The Student Room Group
Kingston University
Kingston University
Kingston upon Thames

Tips For Staying Cool in the Heat

With temperatures in London set to reach close to 30°C this weekend, it's going to be warm - and although it might seem like a great time to get outside and soak up the sun, it's important to stay safe and avoid overheating. To help, I've compiled a few key tips on how students can manage the heat - but if you have any of your own, feel free to drop them down below! :biggrin:

Try And Avoid the Sun Between 11-3pm.
The sun (and therefore temperatures!) usually peaks around midday, and falls as it gets closer and closer to night. If you're planning to go and kick a ball out with some friends or go on a run, consider doing it earlier in the morning or later in the evening - it'll still be warm, but you're less likely to dehydrate or get too much sun during these off-peak periods.

Sunscreen, sunscreen, sunscreen!
Trust me - I'm sick of hearing this one too, but it's far better than having your skin burnt to a crisp! :wink: If you're like me and are a student not wanting to spend too much, both Lidl and Aldi sell relatively cheap sun sprays and sun lotions for around £3-5; personally, I recommend a sun spray as it's easier to apply on the go and quick to top-up on throughout the day.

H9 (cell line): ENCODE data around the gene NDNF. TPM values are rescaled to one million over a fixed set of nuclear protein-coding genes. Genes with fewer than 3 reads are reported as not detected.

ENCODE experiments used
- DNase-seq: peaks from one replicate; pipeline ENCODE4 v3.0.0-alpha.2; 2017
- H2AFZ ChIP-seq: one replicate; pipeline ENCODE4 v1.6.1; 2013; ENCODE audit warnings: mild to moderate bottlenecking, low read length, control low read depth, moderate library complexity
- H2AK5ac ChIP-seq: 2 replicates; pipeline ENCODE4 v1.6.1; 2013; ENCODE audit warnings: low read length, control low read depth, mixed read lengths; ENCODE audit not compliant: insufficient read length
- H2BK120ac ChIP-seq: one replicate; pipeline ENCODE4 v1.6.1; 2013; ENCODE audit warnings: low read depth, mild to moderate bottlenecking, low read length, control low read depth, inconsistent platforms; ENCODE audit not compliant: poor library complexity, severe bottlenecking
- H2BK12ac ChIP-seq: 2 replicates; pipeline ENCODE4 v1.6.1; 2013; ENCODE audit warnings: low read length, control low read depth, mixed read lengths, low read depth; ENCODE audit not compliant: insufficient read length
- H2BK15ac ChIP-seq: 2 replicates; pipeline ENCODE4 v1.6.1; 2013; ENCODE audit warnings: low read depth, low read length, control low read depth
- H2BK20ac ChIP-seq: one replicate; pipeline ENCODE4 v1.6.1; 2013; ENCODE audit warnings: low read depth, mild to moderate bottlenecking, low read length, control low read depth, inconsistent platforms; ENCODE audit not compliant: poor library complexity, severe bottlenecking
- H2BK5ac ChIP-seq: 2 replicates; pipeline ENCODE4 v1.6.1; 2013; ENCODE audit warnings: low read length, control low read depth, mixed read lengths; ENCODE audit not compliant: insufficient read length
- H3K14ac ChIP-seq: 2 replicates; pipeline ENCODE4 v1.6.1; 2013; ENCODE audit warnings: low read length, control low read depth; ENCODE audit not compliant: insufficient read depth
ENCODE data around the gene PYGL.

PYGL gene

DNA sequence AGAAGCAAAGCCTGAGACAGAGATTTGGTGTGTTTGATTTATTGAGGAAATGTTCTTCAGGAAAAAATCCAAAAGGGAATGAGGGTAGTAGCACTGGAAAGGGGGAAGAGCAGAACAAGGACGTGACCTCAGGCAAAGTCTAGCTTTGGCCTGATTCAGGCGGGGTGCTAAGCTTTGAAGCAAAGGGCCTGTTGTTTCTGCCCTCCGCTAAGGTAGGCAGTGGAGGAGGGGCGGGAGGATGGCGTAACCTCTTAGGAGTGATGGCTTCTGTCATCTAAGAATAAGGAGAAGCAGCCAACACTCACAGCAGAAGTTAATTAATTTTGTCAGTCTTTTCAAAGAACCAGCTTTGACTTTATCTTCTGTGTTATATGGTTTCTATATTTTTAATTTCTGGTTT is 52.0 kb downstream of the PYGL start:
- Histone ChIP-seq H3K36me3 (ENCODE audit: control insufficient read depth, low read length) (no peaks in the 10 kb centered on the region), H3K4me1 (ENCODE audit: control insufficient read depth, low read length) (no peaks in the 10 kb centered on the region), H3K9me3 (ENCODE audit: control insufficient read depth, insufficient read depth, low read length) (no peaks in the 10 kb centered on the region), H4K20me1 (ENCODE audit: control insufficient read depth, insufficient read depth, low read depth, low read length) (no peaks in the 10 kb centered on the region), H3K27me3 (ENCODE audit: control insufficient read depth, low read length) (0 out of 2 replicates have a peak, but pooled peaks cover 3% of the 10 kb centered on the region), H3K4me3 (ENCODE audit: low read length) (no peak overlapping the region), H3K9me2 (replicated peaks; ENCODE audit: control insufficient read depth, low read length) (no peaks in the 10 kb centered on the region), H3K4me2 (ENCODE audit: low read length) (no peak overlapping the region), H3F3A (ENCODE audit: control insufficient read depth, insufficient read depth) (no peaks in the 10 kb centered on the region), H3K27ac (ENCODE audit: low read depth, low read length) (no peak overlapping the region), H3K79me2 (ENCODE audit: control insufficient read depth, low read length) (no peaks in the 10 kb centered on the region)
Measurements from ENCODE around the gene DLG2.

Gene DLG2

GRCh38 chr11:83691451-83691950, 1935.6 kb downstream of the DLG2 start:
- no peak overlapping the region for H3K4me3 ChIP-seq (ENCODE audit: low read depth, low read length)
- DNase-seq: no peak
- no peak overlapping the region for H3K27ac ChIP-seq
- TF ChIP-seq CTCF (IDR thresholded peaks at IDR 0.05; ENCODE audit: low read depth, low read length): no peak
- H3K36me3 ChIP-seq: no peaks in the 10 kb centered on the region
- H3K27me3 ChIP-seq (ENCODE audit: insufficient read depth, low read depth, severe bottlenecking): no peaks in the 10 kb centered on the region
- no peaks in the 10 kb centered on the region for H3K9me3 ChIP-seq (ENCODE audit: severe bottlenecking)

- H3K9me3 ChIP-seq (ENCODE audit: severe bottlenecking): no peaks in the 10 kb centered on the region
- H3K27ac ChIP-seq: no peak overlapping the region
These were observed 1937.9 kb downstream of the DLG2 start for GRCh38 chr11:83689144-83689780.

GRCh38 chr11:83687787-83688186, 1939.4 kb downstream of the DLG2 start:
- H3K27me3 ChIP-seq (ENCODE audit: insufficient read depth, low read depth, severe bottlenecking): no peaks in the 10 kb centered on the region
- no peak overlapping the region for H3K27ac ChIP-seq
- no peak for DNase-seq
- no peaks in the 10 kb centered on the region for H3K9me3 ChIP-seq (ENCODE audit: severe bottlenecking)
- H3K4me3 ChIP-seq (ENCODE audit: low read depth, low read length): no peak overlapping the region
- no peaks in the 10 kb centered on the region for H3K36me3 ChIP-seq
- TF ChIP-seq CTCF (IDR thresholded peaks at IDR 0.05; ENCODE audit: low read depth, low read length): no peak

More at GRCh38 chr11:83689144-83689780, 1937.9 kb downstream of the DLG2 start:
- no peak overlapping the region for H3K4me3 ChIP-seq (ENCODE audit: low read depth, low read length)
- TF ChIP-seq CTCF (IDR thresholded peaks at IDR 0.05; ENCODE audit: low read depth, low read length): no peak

Find Shade
Whether that's sitting in your house with the windows and curtains closed or finding a big tree to hide under in your local park, make sure you have some options for shady areas you can retreat into if it gets too warm. The sun is great, but try not to stay in it for too long at once.

Drink Water
Apart from keeping you cool, water also helps your body function when it struggles in the heat. It doesn't necessarily have to be water - diluted squash or milk can also be effective! - but try to avoid any beverages that contain caffeine or alcohol, as these can make you feel more thirsty rather than quenching it.

Know The Symptoms of Heat Stroke
Confusion, lack of coordination, fast breathing and heartbeat, hot skin and seizures - these are all symptoms of heat stroke, which occurs when your body is no longer able to cool down and remains at a dangerously high temperature. If you or any of your friends show these symptoms and you believe them to have heatstroke, call 999 and then attempt to cool them down as much as possible by removing any jackets or socks, applying cold water to their skin and moving them to a shaded area.

- Eve (Kingston Rep.)
(edited 8 months ago)
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Kingston University
Kingston University
Kingston upon Thames

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